I write this to lay before you a very urgent request which I feel the need to express. I hope you will oblige me by considering the following.
I was very patient all through November. I accepted the sixty-degree weather with a smile and said nothing, even when you failed to show up by the end of the month. But it's December now -- you know, that month when there's supposed to be snow on the ground and in the air, making everything festive and gorgeous. I held back and didn't complain, lest you think me ungrateful, but it's time now. Time to get down to business.
I know everyone around here always complains about the snow. Those people are all loving it right now, pretending they're down south and saying over and over again how nice it is that the snow has held off this long. Well, I'll tell you something -- if I hear someone gloat over what nice weather we're having ONE MORE TIME I will combust into a million angry little pieces. You will see angry little pieces of me by the side of the road, and you'll know what happened.
Don't these people get it? Don't they see that snow is beautiful? Don't they know that without it, the whole Christmas season just isn't the same? I know, I know -- it's the driving, they say. The slippery roads, the ice, the bad visibility. Listen up; I have a solution for that. Here it is: if the weather's really THAT bad, stay in your house. That's what I read in the driver's manual. No, really. Page 126.
That's why we live here in the north -- to experience all the seasons. And in winter that means S-N-O-W. Only the hardy thrive up here, and we like it that way. If you don't like it, go move to California. Chances are I won't miss you.
Mr. Snow -- Your Whiteness -- you're a natural part of life. You are a tradition. I look forward to you every year. (And then when you come I look forward to you leaving...that's the kind of relationship we have going.) For the amount of breath people waste complaining about snow, we really don't get a lot of you. I mean, we've had a green Christmas for about four years now. I don't like it -- I repeat, I do not like green Christmases. It's not that you make Christmas, exactly -- but you do have bearing. A Christmas without snow is not a New York Christmas. I don't want to walk outside and feel like I'm in Florida. I want to feel the cold, feel the bite, the snap of the wind, breathe the freezing air, shiver in my coat.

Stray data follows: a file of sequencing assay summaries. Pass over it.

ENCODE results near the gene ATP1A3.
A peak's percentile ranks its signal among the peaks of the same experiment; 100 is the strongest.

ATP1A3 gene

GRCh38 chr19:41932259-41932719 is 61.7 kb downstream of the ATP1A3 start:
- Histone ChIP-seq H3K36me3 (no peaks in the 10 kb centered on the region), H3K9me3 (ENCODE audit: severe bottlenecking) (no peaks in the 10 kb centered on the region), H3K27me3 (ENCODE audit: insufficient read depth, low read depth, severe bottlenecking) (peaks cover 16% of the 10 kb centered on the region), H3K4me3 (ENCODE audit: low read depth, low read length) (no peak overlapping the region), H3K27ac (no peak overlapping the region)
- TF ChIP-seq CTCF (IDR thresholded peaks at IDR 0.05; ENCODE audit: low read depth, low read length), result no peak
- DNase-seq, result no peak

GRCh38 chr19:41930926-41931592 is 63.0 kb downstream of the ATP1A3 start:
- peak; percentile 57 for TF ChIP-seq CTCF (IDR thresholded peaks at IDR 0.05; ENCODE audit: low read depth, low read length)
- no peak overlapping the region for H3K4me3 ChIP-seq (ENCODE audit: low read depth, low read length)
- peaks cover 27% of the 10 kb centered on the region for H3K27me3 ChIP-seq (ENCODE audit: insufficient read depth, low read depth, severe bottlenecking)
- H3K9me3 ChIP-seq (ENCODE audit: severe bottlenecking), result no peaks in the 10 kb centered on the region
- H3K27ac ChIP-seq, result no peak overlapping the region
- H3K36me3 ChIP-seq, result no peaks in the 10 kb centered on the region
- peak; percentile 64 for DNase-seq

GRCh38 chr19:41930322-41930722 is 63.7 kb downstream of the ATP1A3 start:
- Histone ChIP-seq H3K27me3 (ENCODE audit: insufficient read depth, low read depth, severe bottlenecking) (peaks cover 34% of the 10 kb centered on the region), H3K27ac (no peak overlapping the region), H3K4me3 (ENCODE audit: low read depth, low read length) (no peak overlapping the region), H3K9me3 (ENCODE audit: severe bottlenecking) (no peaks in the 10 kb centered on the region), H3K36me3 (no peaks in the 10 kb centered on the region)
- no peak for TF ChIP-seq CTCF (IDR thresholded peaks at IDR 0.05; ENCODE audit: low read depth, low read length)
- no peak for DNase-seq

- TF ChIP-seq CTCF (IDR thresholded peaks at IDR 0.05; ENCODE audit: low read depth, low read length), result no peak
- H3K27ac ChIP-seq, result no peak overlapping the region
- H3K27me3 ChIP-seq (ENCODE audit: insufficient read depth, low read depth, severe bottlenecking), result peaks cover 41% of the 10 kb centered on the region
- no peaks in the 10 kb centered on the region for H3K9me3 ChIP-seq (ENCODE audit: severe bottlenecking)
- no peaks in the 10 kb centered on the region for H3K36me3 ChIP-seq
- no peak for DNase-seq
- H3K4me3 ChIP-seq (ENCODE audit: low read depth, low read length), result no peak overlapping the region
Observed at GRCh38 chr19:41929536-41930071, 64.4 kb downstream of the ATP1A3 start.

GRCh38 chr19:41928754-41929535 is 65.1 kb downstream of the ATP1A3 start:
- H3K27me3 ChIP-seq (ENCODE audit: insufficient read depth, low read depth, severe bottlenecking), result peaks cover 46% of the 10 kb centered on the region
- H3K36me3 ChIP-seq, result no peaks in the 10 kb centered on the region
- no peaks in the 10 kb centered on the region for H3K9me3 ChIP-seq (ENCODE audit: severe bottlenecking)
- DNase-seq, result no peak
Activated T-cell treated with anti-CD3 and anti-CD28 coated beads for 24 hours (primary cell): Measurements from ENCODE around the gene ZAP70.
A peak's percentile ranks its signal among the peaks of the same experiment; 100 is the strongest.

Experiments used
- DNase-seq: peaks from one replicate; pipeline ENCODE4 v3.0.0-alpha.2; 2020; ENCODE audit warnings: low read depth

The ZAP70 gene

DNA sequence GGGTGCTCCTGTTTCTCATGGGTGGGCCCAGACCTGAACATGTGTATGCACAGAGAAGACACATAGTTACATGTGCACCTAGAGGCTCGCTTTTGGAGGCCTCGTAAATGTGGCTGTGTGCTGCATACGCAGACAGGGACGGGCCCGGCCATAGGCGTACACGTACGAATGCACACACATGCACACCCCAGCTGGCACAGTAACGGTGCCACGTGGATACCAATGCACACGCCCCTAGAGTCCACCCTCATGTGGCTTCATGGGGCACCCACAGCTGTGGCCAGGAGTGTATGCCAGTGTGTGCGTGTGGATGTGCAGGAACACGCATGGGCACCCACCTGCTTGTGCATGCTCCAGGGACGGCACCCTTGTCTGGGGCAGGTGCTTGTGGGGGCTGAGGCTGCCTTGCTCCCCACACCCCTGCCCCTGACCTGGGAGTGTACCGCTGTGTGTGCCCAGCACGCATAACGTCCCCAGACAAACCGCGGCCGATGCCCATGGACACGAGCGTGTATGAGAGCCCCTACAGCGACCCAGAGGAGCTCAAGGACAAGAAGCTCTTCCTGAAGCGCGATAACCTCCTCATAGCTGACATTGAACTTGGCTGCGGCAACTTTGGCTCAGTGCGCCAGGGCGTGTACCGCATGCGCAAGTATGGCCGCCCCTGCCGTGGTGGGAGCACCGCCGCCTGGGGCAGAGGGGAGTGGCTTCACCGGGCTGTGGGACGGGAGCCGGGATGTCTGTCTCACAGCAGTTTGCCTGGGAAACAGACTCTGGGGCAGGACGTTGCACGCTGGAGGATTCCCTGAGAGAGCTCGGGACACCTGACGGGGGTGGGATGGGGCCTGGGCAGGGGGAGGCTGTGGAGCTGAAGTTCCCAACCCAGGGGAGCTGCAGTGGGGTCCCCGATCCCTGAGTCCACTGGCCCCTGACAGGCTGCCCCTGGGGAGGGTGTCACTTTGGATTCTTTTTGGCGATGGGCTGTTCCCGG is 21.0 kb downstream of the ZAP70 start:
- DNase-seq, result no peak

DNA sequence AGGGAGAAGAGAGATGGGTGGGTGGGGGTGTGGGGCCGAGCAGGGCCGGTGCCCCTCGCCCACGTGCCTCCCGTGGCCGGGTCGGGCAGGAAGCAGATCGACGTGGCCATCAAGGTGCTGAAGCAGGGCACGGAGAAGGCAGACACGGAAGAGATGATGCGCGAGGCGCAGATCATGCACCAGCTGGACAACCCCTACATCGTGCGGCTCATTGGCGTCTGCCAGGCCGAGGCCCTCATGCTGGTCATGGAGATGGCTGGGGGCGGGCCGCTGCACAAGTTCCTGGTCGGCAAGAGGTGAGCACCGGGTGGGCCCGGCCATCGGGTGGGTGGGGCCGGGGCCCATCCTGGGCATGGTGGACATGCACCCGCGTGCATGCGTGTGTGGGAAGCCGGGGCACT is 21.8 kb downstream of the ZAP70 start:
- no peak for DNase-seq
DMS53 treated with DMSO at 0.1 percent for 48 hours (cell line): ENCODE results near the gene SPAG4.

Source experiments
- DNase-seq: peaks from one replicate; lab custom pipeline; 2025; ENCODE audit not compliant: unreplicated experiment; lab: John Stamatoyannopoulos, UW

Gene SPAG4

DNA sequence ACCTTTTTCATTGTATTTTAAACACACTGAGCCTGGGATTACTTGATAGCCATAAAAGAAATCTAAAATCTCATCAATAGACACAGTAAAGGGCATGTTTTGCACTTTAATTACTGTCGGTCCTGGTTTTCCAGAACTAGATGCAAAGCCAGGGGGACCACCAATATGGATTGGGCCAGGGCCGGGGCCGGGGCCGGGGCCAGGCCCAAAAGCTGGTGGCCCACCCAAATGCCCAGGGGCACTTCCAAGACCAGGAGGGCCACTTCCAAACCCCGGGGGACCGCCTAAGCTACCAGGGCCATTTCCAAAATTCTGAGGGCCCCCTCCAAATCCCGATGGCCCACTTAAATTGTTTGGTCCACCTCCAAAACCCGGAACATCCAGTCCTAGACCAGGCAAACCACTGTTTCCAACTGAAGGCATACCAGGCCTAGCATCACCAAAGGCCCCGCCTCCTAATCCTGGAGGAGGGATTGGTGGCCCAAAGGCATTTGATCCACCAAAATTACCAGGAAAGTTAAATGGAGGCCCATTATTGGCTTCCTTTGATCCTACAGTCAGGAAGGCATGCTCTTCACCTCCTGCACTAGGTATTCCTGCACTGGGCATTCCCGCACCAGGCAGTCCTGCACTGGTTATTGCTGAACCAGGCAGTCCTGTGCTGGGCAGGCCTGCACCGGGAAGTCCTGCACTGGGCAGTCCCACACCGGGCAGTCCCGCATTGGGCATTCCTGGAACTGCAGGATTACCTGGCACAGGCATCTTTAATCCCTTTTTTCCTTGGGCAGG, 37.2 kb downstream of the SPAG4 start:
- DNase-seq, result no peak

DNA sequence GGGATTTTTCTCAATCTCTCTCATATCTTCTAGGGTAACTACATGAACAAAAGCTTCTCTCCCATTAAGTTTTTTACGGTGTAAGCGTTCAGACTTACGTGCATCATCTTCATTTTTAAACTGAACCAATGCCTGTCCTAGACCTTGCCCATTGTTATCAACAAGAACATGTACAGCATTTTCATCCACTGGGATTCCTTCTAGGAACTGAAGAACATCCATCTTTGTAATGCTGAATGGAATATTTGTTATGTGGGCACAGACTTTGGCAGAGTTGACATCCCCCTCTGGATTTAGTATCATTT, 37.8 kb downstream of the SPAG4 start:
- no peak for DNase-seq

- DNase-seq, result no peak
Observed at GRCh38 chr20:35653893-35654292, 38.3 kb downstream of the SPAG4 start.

(Did I mention that it's been so warm lately I haven't even needed to wear a coat? That's right. I've worn it anyway, of course, because I'm a stubborn Northerner and it's winter and you wear coats in winter, DUH.)
I'm trying to be polite, Mr. Snow. I understand you're very busy and have other places to be, like Alaska and Russia and Canada and Greenland. But couldn't you swing by and drop us a little bit? I'm not asking for a lot -- just a few inches or so would do just fine. Or a foot, or three. However much you can spare. I'll even pay the extra shipping to have it here by Christmas. (Wait, do you have to pay shipping for snow? I've never received it on demand before, so I don't know how this works.)
I realize there are lots of people praying for you to hold off, but I'm praying for you to come in full force. I think you'll understand that this is for the greater good of humanity, especially when I give you a few simple reasons why:
- Snow makes everything look prettier. All the fields and leafless trees look so wet and lifeless and glum and boring this time of year. If only you'd come, they'd all look happy and cheerful and bright again. Bear this in mind.
- Snow is what people around her expect in December. Without you, we don't know how to respond. That's why people keep saying it's so great there's no snow -- they can't complain, because you're not here, and they have to say SOMETHING. Secretly, they're lost without you.
- Snow puts people in a conscious Christmassy mood. With snow everywhere, you know it's Christmas cause it looks like Christmas and it feels like Christmas and it just IS CHRISTMAS. (Do you get the point, or shall I rainbow-curve that one by you again?)
- The Christmas lights in people's yards look bare. And stupid. And lonely. HAVE PITY.
- My cat Oliver keeps tracking mud into the house. What does this have to do with you, you ask? Well, if you came and froze the ground and covered it with snow, he wouldn't track any more mud on the floors.
- Snow is romantic. Those people who make marriage proposals on Christmas Eve? They want snow falling down. It adds so much to the ambiance.
- I need more practice driving in the snow. Yes, that's right. I'm probably the only person in the entire US who actually wants to drive in the snow.
Have I convinced you? I hope you see my point. We've got to have a white Christmas; we've just got to. So stop beating around the bush and start beating on the bush, and the fields, and the rooftops, and the trees and the stupid blow-up Christmas decorations in people's yards. We need you.
Please please please.
Hoping you will hear my plea and grace us with your white presence soon,
~Emma Jane Anderson
P.S. I'm not completely crazy. I only sound like I am.